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Taiwan votes to keep marriage laws traditional

International | Referendums garner broad pro-family support
by Angela Lu Fulton
Posted 11/27/18, 01:47 pm

TAIPEI, Taiwan—Three referendums supporting marriage between one man and one woman passed overwhelmingly in Saturday elections in Taiwan. The votes show that most citizens still hold traditional values even though the country’s highest court moved toward legalizing same-sex marriage in 2017.

The question of whether Taiwan Civil Code should continue to define marriage as the union between one man and one woman received more than 7.6 million yes votes compared to 2.9 million voting no. Referendums need 4.94 million votes—a quarter of eligible voters—to be considered by the government.

Another referendum stating the Ministry of Education should not enforce LGBT curriculum in elementary and middle school passed with more than 7 million yes votes, and a ballot initiative that would allow same-sex couples to enter a civil union separate from “marriage as defined by the Civil Code” was approved with 6.4 million yes votes.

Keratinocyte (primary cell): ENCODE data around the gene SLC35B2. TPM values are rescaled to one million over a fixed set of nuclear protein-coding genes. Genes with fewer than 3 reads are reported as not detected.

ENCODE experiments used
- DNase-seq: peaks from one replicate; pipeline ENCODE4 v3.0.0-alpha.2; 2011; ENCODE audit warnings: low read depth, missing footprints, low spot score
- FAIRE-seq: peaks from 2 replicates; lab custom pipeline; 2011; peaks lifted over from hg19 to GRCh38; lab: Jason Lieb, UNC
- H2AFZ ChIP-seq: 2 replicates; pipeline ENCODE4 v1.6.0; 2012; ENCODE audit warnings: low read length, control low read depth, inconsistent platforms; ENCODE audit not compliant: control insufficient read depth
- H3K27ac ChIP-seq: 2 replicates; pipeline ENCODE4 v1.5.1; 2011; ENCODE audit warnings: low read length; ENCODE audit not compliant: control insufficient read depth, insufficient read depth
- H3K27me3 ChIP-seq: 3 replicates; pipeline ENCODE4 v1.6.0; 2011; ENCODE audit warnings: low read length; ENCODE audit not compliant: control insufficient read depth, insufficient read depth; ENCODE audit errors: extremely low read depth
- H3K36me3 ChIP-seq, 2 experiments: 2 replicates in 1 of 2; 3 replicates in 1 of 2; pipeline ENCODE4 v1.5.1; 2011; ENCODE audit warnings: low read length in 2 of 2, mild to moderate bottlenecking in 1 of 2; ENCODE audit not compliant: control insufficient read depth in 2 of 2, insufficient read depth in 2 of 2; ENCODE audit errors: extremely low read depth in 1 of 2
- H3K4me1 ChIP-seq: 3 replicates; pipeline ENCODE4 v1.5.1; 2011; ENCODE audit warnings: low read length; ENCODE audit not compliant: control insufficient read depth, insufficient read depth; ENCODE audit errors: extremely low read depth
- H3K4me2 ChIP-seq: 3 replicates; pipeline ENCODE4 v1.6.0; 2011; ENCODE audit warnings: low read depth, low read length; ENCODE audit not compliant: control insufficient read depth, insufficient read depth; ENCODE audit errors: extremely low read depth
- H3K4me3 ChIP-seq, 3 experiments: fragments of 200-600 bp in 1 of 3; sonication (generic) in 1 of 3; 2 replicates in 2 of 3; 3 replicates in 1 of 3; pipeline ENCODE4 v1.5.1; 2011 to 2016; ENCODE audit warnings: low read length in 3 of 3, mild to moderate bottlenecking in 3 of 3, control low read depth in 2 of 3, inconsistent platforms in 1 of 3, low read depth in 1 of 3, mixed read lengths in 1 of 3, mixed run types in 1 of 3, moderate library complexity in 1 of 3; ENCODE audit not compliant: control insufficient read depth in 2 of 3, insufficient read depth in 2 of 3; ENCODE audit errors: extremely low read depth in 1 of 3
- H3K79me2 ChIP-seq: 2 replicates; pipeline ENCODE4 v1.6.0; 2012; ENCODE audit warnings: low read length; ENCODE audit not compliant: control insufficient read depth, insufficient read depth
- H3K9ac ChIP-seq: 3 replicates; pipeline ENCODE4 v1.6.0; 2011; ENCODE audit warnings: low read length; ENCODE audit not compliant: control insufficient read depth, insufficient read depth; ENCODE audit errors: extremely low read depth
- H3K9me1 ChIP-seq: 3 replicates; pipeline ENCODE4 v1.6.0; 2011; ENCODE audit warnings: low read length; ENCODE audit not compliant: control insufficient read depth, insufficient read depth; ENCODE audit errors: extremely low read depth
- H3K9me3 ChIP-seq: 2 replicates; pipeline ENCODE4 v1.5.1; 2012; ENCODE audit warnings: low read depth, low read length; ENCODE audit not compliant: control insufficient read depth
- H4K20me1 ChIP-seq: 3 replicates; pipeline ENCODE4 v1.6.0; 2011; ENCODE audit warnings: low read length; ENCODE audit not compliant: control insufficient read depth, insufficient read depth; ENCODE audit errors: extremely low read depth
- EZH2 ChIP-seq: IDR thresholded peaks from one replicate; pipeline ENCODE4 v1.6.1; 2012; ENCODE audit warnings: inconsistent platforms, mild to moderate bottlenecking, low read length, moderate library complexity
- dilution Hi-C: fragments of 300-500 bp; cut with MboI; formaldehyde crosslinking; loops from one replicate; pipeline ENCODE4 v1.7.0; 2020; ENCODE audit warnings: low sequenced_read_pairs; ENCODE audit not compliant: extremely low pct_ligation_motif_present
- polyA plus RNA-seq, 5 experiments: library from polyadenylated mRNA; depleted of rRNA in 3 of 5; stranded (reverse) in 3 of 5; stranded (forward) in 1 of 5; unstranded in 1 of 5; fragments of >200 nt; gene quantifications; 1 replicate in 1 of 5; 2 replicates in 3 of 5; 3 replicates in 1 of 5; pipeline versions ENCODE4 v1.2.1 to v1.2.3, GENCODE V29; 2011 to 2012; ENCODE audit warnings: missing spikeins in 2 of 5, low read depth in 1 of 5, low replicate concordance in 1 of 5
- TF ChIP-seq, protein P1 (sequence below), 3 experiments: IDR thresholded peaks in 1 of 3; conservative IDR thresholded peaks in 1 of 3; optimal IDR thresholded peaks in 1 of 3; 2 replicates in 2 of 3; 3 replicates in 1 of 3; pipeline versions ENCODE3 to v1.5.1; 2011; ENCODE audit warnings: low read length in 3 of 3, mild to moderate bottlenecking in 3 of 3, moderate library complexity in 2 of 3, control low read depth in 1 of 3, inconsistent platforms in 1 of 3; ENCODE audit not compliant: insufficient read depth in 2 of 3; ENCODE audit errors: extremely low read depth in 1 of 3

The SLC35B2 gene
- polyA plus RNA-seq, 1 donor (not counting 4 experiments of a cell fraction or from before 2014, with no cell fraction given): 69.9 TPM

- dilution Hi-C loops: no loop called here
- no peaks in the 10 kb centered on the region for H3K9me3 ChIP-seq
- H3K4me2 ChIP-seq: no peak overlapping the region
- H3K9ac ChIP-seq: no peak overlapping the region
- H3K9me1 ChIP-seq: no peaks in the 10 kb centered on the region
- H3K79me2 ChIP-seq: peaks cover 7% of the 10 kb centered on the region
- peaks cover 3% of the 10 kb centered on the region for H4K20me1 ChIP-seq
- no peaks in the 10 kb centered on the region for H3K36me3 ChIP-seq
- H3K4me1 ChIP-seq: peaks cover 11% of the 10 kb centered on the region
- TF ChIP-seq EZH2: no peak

Meanwhile, two referendums in support of same-sex marriage did not garner enough votes to pass.

Taiwan was set to become the first Asian country to legalize same-sex marriage after the country’s high court ruled the Civil Code’s definition of marriage was unconstitutional. The grand justices ordered that the law be amended or another law legalizing same-sex marriage be introduced within two years.

The ruling faced strong opposition from Taiwanese Christians, who make up only 5 percent of the population, as well as others supportive of traditional families. The pro-family Happiness for the Next Generation Alliance collected nearly 2 million signatures to get the three proposals on Saturday’s ballot.

“People used their ballots to make their voice heard,” Tseng Hsien-ying, the group’s president, told Focus Taiwan. “Family values and inclusion of those values in the education of the next generation are mainstream public opinions that the government should heed.”

The Taiwanese government said that it still plans to create new laws in accordance with the court ruling, but the eventual legislation will likely be weaker. The BBC reported the government may end up giving same-sex couples legal protection without allowing them to marry.